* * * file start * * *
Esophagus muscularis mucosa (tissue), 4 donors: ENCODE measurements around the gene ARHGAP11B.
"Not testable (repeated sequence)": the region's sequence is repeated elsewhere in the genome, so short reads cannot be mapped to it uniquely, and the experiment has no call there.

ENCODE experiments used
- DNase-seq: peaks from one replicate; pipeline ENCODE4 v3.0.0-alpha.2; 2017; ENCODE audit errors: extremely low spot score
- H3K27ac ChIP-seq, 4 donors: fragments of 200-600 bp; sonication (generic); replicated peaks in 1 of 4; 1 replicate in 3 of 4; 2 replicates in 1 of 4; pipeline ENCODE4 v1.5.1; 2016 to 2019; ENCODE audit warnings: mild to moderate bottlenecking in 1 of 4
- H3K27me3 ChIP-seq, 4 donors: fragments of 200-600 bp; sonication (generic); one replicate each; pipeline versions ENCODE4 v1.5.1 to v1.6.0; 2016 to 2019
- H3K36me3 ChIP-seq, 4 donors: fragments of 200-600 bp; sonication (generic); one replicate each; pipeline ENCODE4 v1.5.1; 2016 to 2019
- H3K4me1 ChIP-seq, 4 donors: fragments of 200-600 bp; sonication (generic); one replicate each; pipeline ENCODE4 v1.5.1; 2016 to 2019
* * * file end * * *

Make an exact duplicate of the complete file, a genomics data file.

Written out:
Esophagus muscularis mucosa (tissue), 4 donors: ENCODE measurements around the gene ARHGAP11B.
"Not testable (repeated sequence)": the region's sequence is repeated elsewhere in the genome, so short reads cannot be mapped to it uniquely, and the experiment has no call there.

ENCODE experiments used
- DNase-seq: peaks from one replicate; pipeline ENCODE4 v3.0.0-alpha.2; 2017; ENCODE audit errors: extremely low spot score
- H3K27ac ChIP-seq, 4 donors: fragments of 200-600 bp; sonication (generic); replicated peaks in 1 of 4; 1 replicate in 3 of 4; 2 replicates in 1 of 4; pipeline ENCODE4 v1.5.1; 2016 to 2019; ENCODE audit warnings: mild to moderate bottlenecking in 1 of 4
- H3K27me3 ChIP-seq, 4 donors: fragments of 200-600 bp; sonication (generic); one replicate each; pipeline versions ENCODE4 v1.5.1 to v1.6.0; 2016 to 2019
- H3K36me3 ChIP-seq, 4 donors: fragments of 200-600 bp; sonication (generic); one replicate each; pipeline ENCODE4 v1.5.1; 2016 to 2019
- H3K4me1 ChIP-seq, 4 donors: fragments of 200-600 bp; sonication (generic); one replicate each; pipeline ENCODE4 v1.5.1; 2016 to 2019